Indian offer includes market access for short-term contractual services suppliers and independent professions in sectors such as engineering services integrated engineering services, computer and related services and management consulting services. Photo: Mint
Indian offer includes market access for short-term contractual services suppliers and independent professions in sectors such as engineering services integrated engineering services, computer and related services and management consulting services. Photo: Mint

India promises preferential market access to services suppliers from LDCs

New Delhi says will waive visa fee for applicants from least developed countries applying for Indian business or employment visas

Geneva: India has promised preferential market access for services suppliers from the poorest countries at the World Trade Organization (WTO)—an offer that has enhanced New Delhi’s image as a generous partner of the least developed countries (LDCs) in global trade.

The Indian offer includes market access for short-term contractual services suppliers and independent professions (what is called Mode 4 supply of services in trade jargon) in sectors such as engineering services, integrated engineering services, computer and related services and management consulting services.

The offer also includes access to project management services other than for construction, hotel and other lodging services, travel agency and tour operator services and a quota of 250 tourist guides in non-English foreign languages.

New Delhi has announced that it will waive the visa fee for applicants from these countries applying for Indian business or employment visas. High visa fee in industrialized countries is one of the biggest barriers for services suppliers from the poorest nations.

At a high-level meeting convened by WTO on Thursday for implementing what is called the waiver for preferential treatment to services providers from these nations, India’s generous and substantive offer seemed several notches ahead of what industrialized countries announced to assist the poorest countries, several trade envoys said.

As part of the Bali ministerial declaration, trade ministers had directed industrialized countries and developing countries to indicate what they are willing to offer to LDCs at a high-level meeting.

“India made an excellent offer to provide substantial market access and also technical assistance to train our services suppliers in different sectors," said the LDC coordinator, ambassador Christopher Onyanga Aparr of Uganda.

Aparr said he was disappointed with offers from some industrialized countries, describing them as empty promises.

“India made most creative statement to operationalize the LDC waiver by offering access in a range of sectors coupled with the promise to build the supply-side capacity-building," an industrialized country official said on condition of anonymity.

As part of technical assistance and capacity building to enable LDCs to supply quality services, India will train financial candidates from LDCs at the Reserve Bank of India and also “conduct specially designed course for around 1,000 LDC professional each year in areas such as Management Consulting, Technical Consulting, and Project Management".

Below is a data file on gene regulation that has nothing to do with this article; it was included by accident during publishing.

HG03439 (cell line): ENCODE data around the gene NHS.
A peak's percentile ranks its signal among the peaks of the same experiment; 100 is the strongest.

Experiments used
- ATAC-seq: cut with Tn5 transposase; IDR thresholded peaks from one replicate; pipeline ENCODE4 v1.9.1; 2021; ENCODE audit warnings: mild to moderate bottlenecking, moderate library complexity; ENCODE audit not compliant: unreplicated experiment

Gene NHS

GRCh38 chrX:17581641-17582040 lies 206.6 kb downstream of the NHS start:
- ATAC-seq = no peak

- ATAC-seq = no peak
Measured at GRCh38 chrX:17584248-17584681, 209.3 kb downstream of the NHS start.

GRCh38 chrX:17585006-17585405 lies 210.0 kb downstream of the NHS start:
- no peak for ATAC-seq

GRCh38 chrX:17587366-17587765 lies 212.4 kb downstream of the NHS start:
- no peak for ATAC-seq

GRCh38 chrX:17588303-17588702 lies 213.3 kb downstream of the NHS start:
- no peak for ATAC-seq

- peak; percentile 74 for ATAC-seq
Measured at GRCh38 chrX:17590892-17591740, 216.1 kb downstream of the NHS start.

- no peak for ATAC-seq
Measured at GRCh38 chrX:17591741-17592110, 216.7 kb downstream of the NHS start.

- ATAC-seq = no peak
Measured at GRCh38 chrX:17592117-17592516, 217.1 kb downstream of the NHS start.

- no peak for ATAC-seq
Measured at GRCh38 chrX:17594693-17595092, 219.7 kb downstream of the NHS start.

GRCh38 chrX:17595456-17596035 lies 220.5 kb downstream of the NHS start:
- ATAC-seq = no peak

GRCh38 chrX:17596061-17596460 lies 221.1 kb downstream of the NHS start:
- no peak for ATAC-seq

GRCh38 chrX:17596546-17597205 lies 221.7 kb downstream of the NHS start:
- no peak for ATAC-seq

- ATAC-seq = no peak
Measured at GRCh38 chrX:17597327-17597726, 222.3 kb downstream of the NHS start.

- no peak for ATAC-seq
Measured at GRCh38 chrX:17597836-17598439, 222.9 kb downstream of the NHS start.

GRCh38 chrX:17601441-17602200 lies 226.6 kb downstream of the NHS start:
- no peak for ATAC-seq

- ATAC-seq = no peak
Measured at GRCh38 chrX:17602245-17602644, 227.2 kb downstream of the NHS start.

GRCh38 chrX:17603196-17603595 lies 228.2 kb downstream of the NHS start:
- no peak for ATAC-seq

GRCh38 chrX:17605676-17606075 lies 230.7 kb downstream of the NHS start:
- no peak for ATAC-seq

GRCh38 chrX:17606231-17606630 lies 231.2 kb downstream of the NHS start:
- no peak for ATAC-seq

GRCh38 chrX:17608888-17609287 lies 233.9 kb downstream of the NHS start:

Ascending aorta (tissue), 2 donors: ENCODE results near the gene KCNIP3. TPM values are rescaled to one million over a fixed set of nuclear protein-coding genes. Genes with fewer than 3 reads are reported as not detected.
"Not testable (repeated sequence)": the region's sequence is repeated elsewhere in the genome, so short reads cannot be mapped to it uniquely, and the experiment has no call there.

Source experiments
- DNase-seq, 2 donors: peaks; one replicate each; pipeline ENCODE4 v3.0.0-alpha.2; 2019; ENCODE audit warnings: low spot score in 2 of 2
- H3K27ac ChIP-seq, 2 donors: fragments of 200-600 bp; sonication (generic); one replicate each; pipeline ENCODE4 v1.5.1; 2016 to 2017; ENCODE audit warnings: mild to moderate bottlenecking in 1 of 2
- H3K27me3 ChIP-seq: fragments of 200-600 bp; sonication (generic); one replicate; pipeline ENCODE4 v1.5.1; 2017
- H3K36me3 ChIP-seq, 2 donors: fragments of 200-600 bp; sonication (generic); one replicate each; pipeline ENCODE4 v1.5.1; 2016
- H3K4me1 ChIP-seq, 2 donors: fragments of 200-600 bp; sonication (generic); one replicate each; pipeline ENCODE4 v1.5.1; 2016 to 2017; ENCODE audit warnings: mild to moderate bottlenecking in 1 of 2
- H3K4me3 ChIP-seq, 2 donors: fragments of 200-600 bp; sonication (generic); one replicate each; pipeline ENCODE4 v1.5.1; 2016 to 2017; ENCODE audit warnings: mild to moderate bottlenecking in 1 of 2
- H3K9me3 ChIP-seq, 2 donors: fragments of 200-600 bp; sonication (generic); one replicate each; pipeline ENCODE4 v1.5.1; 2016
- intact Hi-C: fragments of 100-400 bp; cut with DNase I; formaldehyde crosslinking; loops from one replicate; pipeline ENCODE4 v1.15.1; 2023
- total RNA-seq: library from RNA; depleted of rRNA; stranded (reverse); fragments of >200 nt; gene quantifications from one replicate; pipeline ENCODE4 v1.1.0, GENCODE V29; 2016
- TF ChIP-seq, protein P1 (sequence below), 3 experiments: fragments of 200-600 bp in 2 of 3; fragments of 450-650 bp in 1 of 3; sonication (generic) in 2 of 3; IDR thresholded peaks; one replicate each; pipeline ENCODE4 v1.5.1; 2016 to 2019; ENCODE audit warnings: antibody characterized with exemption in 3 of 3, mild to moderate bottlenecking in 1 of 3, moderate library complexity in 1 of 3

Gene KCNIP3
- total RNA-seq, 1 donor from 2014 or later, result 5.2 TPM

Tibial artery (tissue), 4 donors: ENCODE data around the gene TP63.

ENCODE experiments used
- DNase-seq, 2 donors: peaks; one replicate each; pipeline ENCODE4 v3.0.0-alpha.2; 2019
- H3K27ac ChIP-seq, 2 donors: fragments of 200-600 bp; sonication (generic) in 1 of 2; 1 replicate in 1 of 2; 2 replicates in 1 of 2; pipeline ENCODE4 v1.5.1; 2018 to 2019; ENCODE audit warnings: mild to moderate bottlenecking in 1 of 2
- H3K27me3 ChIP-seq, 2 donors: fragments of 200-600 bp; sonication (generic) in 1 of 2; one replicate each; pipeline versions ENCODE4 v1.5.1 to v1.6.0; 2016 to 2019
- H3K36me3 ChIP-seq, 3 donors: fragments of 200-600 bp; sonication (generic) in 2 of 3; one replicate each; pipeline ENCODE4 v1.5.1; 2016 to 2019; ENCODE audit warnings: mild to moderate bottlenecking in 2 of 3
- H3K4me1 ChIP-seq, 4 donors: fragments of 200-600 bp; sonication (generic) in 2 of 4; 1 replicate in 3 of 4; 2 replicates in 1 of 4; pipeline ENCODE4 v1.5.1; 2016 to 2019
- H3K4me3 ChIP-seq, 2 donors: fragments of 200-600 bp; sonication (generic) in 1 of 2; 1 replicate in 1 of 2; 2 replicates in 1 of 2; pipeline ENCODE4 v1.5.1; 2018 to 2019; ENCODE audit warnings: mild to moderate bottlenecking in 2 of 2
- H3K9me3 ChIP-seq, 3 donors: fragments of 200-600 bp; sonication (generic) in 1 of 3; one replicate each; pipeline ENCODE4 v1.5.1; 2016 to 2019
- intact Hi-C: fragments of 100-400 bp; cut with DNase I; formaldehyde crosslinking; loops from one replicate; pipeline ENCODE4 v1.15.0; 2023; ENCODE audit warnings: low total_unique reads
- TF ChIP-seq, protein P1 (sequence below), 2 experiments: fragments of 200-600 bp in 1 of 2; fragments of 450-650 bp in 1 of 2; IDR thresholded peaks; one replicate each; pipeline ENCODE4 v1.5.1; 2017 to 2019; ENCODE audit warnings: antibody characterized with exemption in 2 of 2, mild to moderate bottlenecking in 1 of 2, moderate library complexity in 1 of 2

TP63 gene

New Delhi will also accord priority to training LDC professionals and consultants in areas such as insurance services, promotion of micro, small and medium enterprises, agriculture and rural development sectors, and railway infrastructure services. India will assist LDCs to promote their trade and tourism exports along with creative industry services such as audio-visual co-production agreements.

Besides India, China, Mexico, the European Union (EU), Canada, Australia, Norway, Japan and Switzerland, among others, made several offers in different sectors, particularly areas concerning short-term services providers, and technical assistance and capacity-building.

The US, however, took a back seat by saying it would need time to learn from the high-level meeting before making any concrete offers, said participants at the meeting.

“I’m encouraged by the overall positive response from the developed and developing countries to address the two issues—market access and capacity-building and technical assistance—for services providers in the least developed countries," the chair for the council for trade in services, ambassador Choi Seokyoung, said.

Ugandan trade minister Amelia Kyambadde said there are a “lot positive elements in the offers made by members and we need time to digest them". She said the next step is how soon the best offers made by members will be operationalized.

A tentative deadline of end-July has been agreed for enabling members to make notifications of the proposals they suggested at the meeting.

Among the industrialized countries, the EU said it would offer enhanced access to contractual services suppliers for providing independent services and graduate trainees. Brussels also promised that it would extend preferential access for services in the Economic Partnership Agreements to LDC countries.

Canada said it would provide full market access in three-quarters of all services sectors to LDCs while Australia came up with specific proposals concerning short-term services providers, and capacity-building and technical assistance to train LDC services providers in computer and business services at Adelaide university.

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